Capable of accurately manufacturing complex products, 3-D printers are having a revolutionary impact on companies in many industries, including a small, Japanese venture looking to make a breakthrough in prosthetic limbs.
The domestic market for robotic prosthetic limbs is small and lacks competition, making them expensive and difficult to obtain, said Genta Kondo, the 28-year-old co-founder of exiii Inc.
Kondo said this is about to change.
“The main point is that we use 3-D printers. When you try to produce something only in small lots, the initial costs tend to be very expensive,” the former Sony Corp. engineer said in an interview with The Japan Times. “But with 3-D printers, it’s possible to manufacture a single product without having to have metal molds, so the costs can be drastically reduced.”
In Japan, a robotic arm can cost around ¥1.5 million and most of them are made by Ottobock of Germany. But Kondo said products like the handiii, a printable plastic arm made by Tokyo-based exiii, may trigger a revolution in design that will make robotic limbs more affordable to those who need them.
Exiii has built a prototype with working robotic hand that costs around ¥30,000 to produce. When it debuted at South by Southwest, a major IT trade show in the United States in March, it drew large crowds.
Kondo said it will cost more to produce higher-quality products, but “I think we can probably make it for under ¥100,000. All we can say for now is that we hope to price the products between ¥200,000 and ¥300,000.”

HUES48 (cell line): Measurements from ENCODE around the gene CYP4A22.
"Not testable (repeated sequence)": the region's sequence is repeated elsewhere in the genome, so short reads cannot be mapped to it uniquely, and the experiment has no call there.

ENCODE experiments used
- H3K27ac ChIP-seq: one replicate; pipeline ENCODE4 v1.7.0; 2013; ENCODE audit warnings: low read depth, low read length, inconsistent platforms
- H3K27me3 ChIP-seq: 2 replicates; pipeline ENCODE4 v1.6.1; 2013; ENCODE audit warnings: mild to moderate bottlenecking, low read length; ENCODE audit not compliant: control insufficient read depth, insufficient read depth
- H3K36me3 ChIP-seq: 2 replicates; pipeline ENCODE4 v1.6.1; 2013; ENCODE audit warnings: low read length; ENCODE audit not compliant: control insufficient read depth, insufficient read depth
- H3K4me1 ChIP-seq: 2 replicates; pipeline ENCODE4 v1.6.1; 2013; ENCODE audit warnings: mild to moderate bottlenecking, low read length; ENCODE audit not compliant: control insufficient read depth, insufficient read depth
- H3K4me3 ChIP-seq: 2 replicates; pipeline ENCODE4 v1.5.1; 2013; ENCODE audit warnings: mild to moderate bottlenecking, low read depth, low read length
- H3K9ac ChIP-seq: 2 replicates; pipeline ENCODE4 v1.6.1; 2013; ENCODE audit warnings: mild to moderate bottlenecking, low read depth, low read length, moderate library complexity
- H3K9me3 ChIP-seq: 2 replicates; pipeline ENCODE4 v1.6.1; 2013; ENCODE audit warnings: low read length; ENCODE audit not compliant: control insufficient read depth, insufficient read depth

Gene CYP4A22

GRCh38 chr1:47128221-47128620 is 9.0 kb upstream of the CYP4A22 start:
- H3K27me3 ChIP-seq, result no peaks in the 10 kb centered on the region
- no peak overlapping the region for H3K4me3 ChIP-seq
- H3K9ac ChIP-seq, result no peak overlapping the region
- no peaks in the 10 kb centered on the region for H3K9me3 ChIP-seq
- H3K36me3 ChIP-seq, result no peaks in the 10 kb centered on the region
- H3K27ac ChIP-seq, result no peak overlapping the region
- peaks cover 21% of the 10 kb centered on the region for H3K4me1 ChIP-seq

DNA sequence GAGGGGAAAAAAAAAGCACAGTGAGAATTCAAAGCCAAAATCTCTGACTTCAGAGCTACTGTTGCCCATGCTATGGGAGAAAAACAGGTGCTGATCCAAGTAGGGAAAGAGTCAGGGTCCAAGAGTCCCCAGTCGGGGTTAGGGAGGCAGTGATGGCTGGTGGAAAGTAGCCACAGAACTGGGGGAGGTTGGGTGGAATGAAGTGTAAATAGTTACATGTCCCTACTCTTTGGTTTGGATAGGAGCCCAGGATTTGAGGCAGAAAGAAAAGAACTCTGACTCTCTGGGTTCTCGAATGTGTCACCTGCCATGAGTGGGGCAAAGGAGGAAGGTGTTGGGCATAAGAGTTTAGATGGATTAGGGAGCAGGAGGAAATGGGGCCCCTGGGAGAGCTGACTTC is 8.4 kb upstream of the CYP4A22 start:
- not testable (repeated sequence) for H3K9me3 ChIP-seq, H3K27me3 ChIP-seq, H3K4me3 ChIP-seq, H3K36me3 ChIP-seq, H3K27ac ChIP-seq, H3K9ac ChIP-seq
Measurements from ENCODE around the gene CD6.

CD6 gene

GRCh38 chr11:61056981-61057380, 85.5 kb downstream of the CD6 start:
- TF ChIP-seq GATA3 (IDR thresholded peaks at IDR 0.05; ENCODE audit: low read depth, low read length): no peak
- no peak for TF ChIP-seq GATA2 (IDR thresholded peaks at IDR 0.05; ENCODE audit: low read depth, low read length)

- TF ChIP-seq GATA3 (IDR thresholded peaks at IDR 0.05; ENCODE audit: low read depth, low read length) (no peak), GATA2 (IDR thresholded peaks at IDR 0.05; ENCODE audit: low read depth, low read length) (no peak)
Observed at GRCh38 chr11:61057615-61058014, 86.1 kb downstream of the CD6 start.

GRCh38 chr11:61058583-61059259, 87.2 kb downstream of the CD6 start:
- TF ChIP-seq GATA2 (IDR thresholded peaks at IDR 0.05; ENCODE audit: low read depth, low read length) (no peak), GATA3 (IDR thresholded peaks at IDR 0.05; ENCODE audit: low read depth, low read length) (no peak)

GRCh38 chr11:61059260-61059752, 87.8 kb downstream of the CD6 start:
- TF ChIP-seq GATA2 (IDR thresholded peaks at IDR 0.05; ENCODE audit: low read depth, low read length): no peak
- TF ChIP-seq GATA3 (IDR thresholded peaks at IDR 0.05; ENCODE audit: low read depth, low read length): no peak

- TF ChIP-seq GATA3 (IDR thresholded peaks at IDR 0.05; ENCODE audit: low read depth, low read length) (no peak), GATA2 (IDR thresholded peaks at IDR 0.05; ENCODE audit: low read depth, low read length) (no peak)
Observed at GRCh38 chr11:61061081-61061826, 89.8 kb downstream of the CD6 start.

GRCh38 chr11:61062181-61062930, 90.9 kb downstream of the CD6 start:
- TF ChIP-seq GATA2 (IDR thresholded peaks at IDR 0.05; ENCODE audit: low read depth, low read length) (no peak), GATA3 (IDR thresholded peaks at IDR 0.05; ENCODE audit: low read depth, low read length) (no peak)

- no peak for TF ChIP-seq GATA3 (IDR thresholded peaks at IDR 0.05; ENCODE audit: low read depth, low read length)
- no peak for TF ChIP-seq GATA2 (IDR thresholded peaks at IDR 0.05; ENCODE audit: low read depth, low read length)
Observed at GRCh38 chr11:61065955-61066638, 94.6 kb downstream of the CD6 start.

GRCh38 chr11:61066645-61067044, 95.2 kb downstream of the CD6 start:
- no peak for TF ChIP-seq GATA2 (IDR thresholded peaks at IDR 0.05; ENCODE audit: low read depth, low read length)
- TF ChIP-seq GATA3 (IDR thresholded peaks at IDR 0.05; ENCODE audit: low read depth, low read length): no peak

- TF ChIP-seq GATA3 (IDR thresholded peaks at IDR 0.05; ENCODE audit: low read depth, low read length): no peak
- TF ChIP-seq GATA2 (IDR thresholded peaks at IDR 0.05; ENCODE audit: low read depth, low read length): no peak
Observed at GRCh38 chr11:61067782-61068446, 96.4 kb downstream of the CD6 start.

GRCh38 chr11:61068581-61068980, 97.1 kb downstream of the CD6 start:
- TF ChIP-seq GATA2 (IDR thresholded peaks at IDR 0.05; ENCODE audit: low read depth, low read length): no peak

Robotics technology has made rapid strides but it is still too early to expect replacement limbs to work like the real thing, Kondo said.
His firm is thus focusing on providing practical products that can produce an immediate impact.
For example, when one-handed people open plastic bottles, they often use their teeth to remove the cap, or hold the bottle under one arm so they can use their good hand to open it.
Most people would hold the bottle in one hand and unscrew the cap with the other.
“What one of the hands is doing is just holding the bottle,” Kondo said. “But that makes a huge difference . . . we are developing products to provide that function.”
So far, exiii has produced two types of handiii.
One uses a smartphone to pick up myoelectric signals sent from the brain to control the muscles. The smartphone detects these and conveys them to the robotic limb.
The other uses a sensor to detect muscle contractions that can be used to activate the robotic limb’s fingers. This basically allows people to apply strength to their arms in order to grasp objects with the handiii.
Kondo also said that if prosthetic arms become cheaper, they might become interchangeable, allowing different models to be swapped out for different situations.
However, because robotic arms are not in wide use, there isn’t enough information on functions needed or situations to address, he said.
This is why exiii plans to make its arm-control software and 3-D data open to the public. If the data is open source, people will be able to design and make their own limbs.
“By making (the programs and data) open source, there will be more related communities and more information shared,” he said.